A lot of major decisions are to be made when startups are in their earliest stages, each of which are more or less the “make or break” type. One of the most critical decisions amongst these are whether entrepreneurs should be on the hunt for partners or investors in order to proceed.

A lot of major decisions are to be made when startups are in their earliest stages, each of which are more or less the “make or break” type. One of the most critical decisions amongst these are whether entrepreneurs should be on the hunt for partners or investors in order to proceed.

Partners versus Investors

Very generally speaking, partners play an active role in making businesses flourish, whereas investors are more passive by writing out checks in exchange for partial ownership of the business. But it’s important to note that there is also such a thing as inactive partners, just as there are also exceptional investors that go above and beyond by offering business advice, introductions, and through ongoing dialogue with the management team.

The truth is, there are pros and cons to both.

The pros to taking the investor route include not having to share in managerial control, and the fact that equity capital isn’t a loan and doesn’t have to be repaid. The cons to working with investors include the loss of control over the business if defaulting on a loan, and loans having to be repaid.

The pros to bringing on a business partner include shared responsibilities, and the ease of borrowing capital when multiple owners are involved. The cons typically revolve around legal matters, such as claims/debts filed against the partner, and partners potentially entering legal agreements without prior consent.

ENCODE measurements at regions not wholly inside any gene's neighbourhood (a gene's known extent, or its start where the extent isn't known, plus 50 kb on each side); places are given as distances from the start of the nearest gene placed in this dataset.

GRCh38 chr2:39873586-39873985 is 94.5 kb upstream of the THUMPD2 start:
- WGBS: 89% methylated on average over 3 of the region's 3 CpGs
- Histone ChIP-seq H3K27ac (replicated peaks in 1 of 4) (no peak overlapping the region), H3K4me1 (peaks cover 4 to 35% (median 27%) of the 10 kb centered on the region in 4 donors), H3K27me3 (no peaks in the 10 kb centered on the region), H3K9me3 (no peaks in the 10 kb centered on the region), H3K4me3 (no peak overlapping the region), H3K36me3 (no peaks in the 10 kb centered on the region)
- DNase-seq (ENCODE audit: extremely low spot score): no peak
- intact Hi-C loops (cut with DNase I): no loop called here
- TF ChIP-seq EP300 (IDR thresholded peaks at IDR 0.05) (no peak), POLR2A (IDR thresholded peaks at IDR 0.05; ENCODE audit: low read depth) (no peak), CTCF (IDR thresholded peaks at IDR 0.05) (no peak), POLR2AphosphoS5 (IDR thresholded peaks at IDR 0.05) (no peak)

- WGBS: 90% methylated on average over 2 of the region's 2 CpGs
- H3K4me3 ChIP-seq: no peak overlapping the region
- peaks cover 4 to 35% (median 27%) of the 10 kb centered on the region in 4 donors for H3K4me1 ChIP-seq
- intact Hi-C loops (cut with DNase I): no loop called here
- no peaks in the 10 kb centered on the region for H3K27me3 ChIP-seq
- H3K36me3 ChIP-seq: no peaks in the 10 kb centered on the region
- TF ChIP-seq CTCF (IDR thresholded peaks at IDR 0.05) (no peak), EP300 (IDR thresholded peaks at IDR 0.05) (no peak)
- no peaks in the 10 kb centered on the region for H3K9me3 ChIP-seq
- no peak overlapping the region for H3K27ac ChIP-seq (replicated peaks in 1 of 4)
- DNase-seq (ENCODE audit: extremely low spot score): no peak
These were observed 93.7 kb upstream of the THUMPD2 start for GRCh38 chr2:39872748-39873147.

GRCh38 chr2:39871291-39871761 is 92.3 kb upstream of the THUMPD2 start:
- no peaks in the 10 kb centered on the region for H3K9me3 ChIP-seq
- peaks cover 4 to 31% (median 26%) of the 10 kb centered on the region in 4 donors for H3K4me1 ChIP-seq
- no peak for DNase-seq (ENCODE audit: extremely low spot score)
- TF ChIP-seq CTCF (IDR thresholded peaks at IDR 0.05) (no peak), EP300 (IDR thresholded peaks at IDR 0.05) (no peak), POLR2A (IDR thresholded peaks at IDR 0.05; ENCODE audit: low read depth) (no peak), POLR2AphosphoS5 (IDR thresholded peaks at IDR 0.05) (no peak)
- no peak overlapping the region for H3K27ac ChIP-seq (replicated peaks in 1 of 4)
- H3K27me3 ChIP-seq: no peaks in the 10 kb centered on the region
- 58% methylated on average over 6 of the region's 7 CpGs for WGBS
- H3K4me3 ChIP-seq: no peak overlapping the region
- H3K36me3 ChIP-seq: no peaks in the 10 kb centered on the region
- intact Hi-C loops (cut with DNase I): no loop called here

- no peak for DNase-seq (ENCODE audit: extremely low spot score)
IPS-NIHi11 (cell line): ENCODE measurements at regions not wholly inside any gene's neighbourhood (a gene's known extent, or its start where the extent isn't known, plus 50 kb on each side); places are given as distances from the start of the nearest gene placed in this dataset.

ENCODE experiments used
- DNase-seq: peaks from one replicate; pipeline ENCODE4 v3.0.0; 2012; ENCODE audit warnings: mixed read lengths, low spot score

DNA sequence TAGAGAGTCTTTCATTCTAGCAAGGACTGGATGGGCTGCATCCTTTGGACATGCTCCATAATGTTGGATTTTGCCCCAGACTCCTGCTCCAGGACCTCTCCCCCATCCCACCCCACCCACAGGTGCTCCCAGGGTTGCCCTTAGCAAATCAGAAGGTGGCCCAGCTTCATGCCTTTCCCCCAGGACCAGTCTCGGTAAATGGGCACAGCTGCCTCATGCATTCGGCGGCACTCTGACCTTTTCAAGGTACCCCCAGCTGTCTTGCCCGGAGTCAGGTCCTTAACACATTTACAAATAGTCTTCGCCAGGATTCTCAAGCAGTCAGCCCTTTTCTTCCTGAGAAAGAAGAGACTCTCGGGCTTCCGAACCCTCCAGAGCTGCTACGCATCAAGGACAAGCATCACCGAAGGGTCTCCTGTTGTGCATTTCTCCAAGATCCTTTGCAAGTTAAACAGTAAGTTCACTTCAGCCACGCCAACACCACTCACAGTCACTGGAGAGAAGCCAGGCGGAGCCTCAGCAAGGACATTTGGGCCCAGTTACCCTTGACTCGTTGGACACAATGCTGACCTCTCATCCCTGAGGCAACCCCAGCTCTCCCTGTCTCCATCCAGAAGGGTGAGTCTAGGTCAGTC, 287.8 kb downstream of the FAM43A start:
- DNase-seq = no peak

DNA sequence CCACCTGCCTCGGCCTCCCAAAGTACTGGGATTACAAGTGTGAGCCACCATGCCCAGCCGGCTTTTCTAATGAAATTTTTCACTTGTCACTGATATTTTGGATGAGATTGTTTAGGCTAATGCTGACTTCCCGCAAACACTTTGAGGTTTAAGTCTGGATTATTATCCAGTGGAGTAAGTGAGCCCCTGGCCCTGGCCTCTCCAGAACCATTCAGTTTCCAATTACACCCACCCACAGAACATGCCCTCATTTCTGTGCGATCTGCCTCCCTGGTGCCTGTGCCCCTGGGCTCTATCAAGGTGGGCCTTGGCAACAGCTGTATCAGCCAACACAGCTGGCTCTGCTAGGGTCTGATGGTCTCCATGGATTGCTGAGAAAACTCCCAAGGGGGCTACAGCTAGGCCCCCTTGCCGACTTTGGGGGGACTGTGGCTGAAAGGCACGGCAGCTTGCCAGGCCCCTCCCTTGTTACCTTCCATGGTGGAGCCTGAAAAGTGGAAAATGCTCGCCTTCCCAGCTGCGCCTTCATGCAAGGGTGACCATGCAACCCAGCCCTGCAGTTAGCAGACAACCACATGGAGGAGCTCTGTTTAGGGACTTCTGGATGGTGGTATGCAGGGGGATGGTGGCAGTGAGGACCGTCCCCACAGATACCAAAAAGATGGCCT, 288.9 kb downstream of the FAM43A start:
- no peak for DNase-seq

With all this in mind, it’s safe to say that (if possible of course) startups are better off with partners (both individuals and/or businesses) over investors. Three of the main reasons include:

  • Corporate teams that seek innovation are usually from the business units that are not typically interested in investing and/or not at that stage.
  • Startups fail to understand how corporations work. As a result, strategic partnerships would usually support the startups’ end result better compared to an investment as they will get to know the corporation better
  • Partnerships are easier to develop and can lead to a more extensive cooperation leading to an investment

 

Business Partnerships

In the case of business partnerships, there is much to consider that would result in both more money and a greater product.


Have a Business Development Setup

If able, entrepreneurs should designate an individual (or team) to conduct operations similar to that of mergers and acquisitions teams of larger corporations. Their main task would be to keep a close eye on technology companies and products that show potential, and sifting through the best ones for partnership consideration. This requires reading a series of columns and business magazines, as well as attending relevant events to seek opportunities that may be worth exploring.

This is how companies such as video creation platform Powtoon managed to secure fascinating partnerships that were beneficial for all parties. They partnered with Facebook and YouTube to ramp it up on social; Vimeo and Slideshare for an edge in content; Flicker and Storyblocks to offer an extended media collection; and Hubspot and Wistia for adtech.

Understand their Strong Points